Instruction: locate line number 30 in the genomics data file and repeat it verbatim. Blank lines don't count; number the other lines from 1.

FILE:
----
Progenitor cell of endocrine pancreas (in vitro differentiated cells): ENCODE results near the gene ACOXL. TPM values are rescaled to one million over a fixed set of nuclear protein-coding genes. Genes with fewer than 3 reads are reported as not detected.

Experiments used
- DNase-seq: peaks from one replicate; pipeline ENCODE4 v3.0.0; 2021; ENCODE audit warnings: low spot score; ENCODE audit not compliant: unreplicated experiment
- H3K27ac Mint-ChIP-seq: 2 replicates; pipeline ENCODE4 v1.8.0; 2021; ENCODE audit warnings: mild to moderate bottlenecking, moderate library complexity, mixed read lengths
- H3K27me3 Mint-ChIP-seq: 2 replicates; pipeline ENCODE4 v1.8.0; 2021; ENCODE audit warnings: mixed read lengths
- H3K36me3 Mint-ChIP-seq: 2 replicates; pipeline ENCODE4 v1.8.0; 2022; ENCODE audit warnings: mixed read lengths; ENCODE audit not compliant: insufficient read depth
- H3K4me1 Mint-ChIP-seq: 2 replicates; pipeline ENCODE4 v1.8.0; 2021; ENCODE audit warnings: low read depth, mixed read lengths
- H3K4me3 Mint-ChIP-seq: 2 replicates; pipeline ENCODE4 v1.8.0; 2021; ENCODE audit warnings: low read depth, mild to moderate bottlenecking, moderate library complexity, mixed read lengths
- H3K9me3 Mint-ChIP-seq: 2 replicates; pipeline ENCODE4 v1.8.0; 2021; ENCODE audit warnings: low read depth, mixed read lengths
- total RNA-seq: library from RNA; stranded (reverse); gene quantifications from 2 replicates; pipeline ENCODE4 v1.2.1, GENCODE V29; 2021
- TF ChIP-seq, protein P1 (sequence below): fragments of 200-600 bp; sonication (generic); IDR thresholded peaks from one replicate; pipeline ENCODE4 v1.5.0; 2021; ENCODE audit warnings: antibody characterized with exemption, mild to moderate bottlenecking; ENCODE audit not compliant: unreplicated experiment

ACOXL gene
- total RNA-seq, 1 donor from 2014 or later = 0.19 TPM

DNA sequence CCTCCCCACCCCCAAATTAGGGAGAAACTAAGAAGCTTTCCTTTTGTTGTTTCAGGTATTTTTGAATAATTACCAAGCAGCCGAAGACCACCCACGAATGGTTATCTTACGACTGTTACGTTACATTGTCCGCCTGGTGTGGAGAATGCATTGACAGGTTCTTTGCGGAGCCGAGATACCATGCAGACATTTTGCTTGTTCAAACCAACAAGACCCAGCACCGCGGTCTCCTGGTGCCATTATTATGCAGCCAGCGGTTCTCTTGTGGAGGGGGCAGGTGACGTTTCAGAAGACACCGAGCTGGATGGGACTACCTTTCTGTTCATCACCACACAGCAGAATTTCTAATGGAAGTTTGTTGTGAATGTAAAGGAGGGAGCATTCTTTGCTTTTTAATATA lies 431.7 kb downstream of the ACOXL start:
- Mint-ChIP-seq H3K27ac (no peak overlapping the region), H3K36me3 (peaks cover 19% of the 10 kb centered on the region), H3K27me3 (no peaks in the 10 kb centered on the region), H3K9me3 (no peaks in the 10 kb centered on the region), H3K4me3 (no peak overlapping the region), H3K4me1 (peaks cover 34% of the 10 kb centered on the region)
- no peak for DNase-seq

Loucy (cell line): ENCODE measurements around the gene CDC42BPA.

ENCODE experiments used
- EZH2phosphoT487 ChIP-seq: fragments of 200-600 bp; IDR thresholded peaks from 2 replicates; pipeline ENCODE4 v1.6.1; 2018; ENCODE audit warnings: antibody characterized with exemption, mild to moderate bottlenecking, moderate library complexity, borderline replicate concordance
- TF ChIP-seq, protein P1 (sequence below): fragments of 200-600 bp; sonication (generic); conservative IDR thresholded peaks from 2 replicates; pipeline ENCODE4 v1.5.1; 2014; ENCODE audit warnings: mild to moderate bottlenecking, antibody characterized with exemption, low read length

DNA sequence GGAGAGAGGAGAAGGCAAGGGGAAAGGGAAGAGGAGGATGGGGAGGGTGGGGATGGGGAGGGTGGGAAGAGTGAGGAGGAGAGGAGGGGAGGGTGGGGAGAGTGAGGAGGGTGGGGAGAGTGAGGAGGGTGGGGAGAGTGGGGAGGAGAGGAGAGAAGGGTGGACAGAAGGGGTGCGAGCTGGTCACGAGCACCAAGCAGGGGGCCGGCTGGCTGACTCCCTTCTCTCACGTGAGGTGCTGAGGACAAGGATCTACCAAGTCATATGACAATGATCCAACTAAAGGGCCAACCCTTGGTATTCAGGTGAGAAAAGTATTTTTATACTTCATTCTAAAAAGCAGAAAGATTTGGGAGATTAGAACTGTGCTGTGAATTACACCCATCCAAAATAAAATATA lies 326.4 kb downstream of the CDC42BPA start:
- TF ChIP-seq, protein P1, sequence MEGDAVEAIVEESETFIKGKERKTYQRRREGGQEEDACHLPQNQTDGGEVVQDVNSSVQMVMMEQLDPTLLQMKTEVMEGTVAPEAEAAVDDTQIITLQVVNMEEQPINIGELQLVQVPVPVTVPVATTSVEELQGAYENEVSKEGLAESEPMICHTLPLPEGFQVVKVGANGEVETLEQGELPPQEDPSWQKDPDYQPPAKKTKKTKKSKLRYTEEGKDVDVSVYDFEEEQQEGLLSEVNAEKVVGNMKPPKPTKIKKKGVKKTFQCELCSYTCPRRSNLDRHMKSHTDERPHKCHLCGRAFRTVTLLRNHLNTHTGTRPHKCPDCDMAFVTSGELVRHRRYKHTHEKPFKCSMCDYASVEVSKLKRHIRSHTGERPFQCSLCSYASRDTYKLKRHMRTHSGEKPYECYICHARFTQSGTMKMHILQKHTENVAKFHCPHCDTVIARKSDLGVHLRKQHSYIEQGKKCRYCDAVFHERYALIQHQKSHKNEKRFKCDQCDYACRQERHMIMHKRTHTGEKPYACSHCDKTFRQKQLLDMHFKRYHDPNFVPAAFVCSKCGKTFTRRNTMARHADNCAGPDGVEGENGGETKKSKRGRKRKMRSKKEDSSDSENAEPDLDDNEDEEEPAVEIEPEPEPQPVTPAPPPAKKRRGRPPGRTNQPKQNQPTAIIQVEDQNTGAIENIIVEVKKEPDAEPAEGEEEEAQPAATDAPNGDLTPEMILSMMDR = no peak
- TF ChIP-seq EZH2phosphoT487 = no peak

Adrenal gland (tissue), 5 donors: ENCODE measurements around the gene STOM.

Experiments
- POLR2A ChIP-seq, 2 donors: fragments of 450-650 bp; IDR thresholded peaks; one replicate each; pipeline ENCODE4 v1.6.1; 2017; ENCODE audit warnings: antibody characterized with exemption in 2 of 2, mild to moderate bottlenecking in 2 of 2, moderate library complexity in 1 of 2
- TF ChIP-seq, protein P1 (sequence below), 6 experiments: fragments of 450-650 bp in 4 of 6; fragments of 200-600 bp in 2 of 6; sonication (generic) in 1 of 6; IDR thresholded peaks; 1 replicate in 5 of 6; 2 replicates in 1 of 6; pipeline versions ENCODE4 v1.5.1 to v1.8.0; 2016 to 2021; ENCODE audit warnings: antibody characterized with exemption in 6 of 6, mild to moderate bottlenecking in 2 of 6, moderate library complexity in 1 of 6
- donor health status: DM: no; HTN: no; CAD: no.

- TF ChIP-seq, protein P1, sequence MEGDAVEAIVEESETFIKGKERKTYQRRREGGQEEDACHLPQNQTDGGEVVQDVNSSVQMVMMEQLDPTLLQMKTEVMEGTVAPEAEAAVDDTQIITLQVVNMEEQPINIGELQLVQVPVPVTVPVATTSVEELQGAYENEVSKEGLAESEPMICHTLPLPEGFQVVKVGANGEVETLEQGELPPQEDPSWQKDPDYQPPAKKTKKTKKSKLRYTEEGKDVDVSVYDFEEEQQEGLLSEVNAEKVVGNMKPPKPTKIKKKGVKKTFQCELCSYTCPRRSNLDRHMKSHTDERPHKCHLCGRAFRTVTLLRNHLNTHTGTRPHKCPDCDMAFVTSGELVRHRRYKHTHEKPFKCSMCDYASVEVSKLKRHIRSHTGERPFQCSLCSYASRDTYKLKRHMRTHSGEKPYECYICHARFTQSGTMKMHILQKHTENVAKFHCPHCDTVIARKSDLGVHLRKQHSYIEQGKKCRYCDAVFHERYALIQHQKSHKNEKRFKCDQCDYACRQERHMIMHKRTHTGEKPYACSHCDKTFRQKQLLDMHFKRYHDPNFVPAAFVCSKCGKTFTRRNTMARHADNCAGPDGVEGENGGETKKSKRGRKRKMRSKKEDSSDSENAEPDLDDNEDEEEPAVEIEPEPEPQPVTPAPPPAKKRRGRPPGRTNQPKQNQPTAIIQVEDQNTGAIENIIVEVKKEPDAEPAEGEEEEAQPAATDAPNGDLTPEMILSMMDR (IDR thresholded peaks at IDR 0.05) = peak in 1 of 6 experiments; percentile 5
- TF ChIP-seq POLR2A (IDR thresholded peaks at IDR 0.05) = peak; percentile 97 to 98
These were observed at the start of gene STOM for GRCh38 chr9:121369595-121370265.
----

- TF ChIP-seq POLR2A (IDR thresholded peaks at IDR 0.05) = peak; percentile 97 to 98